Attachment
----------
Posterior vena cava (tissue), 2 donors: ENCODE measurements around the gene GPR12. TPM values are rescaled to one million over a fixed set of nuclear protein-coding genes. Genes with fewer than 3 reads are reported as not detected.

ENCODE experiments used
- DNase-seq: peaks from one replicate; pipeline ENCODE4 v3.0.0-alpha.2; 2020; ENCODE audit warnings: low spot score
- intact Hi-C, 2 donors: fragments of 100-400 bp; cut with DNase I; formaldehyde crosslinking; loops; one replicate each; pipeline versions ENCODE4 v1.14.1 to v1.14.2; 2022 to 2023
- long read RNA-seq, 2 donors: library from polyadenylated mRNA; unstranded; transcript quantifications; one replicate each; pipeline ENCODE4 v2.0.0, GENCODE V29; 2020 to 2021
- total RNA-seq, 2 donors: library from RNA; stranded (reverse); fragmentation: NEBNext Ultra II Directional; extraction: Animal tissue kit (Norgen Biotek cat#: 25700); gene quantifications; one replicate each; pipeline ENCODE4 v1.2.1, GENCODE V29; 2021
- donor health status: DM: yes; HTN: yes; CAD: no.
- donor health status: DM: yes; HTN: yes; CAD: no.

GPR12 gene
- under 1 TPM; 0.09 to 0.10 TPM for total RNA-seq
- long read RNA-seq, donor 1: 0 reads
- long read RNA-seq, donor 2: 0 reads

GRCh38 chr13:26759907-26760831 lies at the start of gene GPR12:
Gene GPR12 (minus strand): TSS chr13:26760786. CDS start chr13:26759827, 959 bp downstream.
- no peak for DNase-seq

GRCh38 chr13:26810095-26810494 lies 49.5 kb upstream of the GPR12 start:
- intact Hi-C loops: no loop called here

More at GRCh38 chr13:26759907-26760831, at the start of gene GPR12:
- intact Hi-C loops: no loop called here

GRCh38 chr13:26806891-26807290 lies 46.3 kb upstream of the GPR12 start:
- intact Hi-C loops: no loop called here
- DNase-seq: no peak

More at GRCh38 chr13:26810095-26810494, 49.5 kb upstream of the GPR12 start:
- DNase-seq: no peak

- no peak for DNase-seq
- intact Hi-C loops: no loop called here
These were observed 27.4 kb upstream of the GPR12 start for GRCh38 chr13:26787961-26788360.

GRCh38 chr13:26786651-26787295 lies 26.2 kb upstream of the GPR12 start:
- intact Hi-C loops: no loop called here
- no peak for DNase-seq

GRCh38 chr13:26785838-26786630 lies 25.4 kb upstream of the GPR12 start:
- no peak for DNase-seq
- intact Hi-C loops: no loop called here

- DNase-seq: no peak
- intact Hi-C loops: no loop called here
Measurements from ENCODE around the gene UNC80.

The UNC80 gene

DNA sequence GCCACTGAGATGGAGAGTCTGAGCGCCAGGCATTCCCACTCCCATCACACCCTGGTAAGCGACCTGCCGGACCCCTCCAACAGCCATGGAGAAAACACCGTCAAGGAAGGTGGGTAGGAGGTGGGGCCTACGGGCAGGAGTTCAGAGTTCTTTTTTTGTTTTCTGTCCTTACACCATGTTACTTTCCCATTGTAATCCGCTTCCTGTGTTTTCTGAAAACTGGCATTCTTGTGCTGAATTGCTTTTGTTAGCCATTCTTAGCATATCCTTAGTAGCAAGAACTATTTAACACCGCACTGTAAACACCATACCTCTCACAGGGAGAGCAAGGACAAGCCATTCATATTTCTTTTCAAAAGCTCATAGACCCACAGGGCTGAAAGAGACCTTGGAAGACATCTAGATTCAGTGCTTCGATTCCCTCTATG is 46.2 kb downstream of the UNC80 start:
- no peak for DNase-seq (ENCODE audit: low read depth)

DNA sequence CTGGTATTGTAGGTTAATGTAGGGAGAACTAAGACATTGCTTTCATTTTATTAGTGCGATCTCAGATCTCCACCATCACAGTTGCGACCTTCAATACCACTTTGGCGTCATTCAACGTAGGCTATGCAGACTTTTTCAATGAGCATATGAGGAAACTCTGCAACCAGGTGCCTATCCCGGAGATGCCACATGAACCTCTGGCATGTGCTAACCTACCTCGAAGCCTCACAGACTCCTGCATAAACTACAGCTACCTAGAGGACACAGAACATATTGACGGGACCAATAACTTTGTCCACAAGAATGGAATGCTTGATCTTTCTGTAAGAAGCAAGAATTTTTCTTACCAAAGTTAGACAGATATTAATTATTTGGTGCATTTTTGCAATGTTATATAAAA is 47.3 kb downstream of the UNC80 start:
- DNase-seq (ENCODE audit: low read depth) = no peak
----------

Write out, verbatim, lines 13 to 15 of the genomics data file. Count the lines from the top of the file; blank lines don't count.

GRCh38 chr13:26759907-26760831 lies at the start of gene GPR12:
Gene GPR12 (minus strand): TSS chr13:26760786. CDS start chr13:26759827, 959 bp downstream.
- no peak for DNase-seq